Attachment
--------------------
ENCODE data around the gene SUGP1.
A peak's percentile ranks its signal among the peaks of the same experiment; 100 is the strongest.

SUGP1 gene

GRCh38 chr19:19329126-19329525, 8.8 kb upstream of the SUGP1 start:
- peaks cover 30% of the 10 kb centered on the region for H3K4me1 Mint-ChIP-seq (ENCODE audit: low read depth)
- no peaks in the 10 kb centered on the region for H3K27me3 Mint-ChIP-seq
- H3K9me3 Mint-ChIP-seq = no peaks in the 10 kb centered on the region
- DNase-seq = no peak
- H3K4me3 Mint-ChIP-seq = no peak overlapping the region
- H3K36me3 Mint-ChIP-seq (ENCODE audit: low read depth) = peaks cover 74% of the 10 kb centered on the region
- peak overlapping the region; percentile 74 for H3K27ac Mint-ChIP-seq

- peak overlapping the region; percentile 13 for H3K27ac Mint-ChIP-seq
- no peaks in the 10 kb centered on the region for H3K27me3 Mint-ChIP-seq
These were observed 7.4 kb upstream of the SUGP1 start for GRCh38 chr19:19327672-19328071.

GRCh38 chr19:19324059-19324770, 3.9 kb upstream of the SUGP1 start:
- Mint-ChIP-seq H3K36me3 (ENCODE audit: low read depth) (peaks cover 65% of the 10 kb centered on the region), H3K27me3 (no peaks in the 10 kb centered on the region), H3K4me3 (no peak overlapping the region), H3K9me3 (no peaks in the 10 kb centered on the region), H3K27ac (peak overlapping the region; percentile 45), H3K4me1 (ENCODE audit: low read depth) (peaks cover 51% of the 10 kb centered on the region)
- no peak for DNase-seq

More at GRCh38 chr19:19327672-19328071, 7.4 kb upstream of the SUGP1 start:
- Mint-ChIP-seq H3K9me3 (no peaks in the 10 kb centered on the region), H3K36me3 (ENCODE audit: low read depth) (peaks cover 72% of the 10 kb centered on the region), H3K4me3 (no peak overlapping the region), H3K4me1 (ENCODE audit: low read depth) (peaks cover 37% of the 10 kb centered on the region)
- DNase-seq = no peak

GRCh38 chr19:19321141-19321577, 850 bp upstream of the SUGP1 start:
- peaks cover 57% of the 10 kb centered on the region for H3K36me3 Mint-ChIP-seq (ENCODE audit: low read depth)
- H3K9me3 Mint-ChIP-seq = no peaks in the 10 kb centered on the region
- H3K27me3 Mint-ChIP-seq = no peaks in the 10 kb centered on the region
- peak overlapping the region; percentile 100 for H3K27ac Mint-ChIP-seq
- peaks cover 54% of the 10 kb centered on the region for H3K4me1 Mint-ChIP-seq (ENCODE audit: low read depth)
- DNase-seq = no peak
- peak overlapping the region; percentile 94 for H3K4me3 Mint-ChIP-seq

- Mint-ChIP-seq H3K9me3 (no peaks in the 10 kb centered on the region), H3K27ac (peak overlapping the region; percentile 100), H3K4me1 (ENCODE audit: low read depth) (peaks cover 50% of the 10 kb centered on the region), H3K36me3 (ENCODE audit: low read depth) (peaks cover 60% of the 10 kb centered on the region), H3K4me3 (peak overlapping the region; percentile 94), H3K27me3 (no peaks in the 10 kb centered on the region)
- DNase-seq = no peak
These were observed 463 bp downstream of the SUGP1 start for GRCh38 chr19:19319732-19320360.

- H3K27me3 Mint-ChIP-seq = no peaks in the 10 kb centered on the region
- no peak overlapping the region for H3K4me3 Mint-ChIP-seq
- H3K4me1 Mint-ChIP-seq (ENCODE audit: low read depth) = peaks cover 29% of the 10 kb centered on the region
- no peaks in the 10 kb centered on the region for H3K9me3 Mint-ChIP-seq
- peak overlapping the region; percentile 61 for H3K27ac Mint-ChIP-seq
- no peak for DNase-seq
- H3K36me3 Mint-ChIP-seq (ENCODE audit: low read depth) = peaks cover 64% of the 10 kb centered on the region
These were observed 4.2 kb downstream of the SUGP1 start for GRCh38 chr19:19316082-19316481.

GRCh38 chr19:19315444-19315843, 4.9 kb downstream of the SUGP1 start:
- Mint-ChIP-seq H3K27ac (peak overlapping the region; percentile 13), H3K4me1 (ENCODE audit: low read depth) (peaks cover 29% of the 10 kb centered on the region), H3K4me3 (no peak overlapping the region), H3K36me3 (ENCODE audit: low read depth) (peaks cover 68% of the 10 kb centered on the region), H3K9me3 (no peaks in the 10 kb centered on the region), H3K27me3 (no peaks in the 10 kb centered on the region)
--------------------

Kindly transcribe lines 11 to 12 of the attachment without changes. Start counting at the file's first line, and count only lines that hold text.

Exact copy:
- peak overlapping the region; percentile 74 for H3K27ac Mint-ChIP-seq

- peak overlapping the region; percentile 13 for H3K27ac Mint-ChIP-seq